This instruments, various iterations of which we have extensively road tested for over a decade, will revolutionize our ability to perform functional studies on proteins ranging from monomeric enzymes to multicomponent molecular machines across the diverse spectrum of BBSRC research, ranging from artificial RNA synthesis to antibiotic resistance and monitoring plant-pathogen interactions, and provide a resource for BBSRC-funded researchers to undertake experiments not currently possible in this country.

Planned Impact

This new equipment represents a novel approach aimed at addressing an important problem, namely the multi-level characterisation of gene products. The RapidFire will complement our existing MS equipment for proteomics and structural and chemical biology, and will have significant impact on our research by providing a high throughput capability for the first time which will be used for elucidating the mechanisms underpinning enzyme function. The equipment will be truly multi-user, enabling research across the BBSRC remit, and will allow us to place Oxford at the forefront of international biological MS. We are committed to ensuring that the publicly funded equipment will play an important role in contributing to translating fundamental research into positive benefit for the health and economic prosperity of UK society.

Basic Science:
The research enabled by the new technologies is likely to have significant downstream impact far beyond the already large community of scientists working on the structure and function of proteins. The research areas of the many users of the proposed equipment span BBSRC Strategic Research Priorities (see Case for Support). Based on the track-record of the applicants, the research enabled will be published in high-quality journals, presented at international conferences, and if appropriate, filed as patent applications or used to form spin out companies, with which Oxford has an outstanding track record (e.g. £16.9m for OxStem and its subsiduaries: http://www.oxstem.co.uk/).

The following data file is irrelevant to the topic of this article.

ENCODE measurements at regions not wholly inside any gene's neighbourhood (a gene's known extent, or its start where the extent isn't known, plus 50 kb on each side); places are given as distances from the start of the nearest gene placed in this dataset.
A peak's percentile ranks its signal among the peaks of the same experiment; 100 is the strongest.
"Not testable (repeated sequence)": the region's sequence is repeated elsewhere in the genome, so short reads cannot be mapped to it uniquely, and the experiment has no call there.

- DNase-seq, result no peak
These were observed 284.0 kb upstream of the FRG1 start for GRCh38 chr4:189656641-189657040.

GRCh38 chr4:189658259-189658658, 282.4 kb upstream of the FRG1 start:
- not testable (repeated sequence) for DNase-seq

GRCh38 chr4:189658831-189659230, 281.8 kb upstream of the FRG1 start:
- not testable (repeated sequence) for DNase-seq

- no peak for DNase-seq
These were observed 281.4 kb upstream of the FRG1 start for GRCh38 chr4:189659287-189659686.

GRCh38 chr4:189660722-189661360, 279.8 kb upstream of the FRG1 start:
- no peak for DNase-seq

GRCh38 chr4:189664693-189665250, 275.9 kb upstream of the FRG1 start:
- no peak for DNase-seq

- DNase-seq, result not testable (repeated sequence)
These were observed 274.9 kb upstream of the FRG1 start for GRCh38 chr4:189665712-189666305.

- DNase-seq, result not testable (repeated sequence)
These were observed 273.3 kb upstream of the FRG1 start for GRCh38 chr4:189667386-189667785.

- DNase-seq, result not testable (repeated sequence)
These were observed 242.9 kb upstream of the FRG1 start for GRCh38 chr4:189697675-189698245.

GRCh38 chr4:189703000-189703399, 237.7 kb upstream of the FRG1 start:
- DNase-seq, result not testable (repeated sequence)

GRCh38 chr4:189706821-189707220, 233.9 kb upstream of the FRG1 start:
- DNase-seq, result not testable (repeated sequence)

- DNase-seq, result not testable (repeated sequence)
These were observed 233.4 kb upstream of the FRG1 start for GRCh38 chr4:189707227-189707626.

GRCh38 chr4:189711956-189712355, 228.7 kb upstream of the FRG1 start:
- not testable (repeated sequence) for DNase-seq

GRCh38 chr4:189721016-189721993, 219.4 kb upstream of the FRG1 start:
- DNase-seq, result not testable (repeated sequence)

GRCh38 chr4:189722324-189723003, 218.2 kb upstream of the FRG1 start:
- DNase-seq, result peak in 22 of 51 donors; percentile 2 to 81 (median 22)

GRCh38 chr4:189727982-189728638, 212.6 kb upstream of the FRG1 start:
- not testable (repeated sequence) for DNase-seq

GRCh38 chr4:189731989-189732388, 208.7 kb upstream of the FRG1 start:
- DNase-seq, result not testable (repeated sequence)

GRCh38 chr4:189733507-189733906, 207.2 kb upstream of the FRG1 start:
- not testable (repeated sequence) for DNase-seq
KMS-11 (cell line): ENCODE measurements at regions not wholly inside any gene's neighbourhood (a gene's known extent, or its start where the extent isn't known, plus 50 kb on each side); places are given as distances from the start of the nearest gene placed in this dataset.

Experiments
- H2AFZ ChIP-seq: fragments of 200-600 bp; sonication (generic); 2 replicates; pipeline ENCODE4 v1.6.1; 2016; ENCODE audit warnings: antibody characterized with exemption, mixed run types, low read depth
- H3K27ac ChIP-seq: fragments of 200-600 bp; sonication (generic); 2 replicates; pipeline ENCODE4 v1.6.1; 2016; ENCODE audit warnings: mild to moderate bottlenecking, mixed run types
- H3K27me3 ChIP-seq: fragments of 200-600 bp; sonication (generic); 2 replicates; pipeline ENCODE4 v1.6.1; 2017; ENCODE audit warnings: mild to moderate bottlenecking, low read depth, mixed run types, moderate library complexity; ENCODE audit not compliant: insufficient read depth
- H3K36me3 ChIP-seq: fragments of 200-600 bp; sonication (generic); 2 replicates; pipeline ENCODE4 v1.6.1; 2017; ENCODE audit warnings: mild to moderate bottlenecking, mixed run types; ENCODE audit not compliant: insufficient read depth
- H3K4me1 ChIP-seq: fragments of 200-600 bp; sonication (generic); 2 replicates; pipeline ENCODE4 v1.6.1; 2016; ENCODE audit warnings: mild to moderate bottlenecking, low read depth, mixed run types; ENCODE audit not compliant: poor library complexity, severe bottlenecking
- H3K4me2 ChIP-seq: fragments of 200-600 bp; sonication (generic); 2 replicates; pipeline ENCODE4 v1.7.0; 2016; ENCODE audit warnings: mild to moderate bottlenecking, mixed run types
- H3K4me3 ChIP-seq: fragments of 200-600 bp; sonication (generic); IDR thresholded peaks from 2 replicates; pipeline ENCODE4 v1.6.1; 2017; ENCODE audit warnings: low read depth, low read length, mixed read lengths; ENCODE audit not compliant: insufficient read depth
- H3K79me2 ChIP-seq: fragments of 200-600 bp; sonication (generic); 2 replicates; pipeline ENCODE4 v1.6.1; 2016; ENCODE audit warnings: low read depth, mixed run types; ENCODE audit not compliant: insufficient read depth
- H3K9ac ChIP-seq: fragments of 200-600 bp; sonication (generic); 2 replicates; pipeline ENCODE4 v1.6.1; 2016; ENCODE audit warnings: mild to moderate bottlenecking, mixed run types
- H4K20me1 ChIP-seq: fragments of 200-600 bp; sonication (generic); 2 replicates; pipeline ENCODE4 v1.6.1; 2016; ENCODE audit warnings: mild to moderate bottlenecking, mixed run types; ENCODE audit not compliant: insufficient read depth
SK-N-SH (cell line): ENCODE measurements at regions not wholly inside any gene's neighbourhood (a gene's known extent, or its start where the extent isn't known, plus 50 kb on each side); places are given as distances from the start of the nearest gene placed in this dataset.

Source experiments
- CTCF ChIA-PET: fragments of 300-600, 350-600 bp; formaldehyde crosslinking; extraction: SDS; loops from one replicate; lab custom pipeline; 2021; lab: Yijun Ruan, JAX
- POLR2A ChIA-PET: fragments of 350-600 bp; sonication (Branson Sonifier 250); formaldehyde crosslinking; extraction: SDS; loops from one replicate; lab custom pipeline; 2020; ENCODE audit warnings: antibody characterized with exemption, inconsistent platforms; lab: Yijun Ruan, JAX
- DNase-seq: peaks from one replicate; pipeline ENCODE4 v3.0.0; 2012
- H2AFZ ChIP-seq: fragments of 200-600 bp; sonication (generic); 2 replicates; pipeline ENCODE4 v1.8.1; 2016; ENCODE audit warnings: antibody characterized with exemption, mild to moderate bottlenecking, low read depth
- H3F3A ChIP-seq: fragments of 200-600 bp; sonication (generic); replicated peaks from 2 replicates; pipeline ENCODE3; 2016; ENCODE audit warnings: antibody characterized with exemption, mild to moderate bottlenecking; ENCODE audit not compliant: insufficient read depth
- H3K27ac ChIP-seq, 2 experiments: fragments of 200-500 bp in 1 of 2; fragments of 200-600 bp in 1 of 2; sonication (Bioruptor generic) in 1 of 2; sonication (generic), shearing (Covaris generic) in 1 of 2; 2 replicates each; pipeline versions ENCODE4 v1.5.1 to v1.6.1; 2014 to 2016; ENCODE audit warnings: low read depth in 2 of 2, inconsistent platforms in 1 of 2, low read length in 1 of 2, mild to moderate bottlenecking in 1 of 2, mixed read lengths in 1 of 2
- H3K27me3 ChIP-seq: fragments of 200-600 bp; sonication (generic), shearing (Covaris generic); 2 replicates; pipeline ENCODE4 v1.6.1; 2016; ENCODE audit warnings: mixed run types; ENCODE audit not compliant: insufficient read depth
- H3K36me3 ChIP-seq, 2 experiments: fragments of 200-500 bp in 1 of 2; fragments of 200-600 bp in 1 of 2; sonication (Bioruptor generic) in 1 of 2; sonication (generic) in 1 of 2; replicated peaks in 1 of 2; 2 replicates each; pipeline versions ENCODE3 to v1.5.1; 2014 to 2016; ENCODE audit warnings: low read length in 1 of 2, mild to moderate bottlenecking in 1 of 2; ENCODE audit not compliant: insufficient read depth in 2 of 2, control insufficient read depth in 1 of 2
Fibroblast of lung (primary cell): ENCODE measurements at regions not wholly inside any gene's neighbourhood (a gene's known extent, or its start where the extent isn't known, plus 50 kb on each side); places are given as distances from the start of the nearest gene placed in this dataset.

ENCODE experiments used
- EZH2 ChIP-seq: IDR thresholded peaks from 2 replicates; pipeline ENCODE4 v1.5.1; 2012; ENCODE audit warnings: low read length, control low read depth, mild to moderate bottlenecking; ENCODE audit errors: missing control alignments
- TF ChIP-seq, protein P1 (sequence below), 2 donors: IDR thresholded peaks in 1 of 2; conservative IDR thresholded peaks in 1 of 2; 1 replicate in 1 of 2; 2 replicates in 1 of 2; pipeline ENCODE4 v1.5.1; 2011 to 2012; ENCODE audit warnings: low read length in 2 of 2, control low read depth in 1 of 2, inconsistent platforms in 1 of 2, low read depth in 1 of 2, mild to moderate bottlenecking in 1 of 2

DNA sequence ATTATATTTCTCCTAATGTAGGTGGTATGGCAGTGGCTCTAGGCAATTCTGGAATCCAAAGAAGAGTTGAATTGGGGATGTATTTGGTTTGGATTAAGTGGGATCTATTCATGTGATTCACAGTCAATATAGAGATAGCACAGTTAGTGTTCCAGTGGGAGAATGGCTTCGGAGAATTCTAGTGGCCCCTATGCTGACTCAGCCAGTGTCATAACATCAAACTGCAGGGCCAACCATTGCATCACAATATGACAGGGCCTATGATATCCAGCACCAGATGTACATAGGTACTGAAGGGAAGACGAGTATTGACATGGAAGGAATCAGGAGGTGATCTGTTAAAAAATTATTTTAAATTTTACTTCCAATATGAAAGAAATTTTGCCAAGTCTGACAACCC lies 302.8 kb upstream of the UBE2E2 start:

The pharmaceutical, agrochemical, and biotechnology industries are vital to the UK economy, employing >250,000 people and generating billions of pounds of tax-revenue. Reliable and high-throughput screening methods underpin much of the research in these industries. There are already a few instances of RapidFire instruments in such companies, and while there is no additional capacity for our research activities, we will actively engage these companies (e.g UCB) to share our methodologies. We have extensive links with industry for collaborative research including with GSK, Syngenta, GlycoVaxyn AG, ATDBio and AstraZeneca.

The multi-user equipment will be used to directly train >70 PhD students per year in biological MS technologies as part of their introductory year on BBSRC-funded DTC and DTP PhDs (http://www.biodtp.ox.ac.uk/) as well as the EPSRC-funded Synthesis for Biology and Medicine CDT (http://www.oxfordsynthesiscdt.ox.ac.uk/). In addition, >300 full-time researchers in Oxford will have access to this instrumentation and its capability, with the opportunity to be trained in its operation, and the analysis of the ensuing data for those studying non-human proteins in particular. Similarly, visitors from laboratories outside Oxford will potentially benefit from exposure to these techniques when accessing the instruments.

General public and related outreach:
The University has established routes for engaging the general public with our research. Aside from the engagement activities on-going in the labs of all the users, we also regularly host summer students give tours of the MS facility (including demonstrations) to school children; and invite prospective University applicants to see the labs during Open Days, so they can experience a cutting-edge research environment. Recent outreach activities include museum exhibitions focusing on BBSRC-related work including 'Biosense' and 'Back from the Dead', the first focusing on how basic BBSRC science led to the discovery of a family of oxygen sensors and the latter on antibiotic discovery and resistance (see http://www.mhs.ox.ac.uk/backfromthedead/).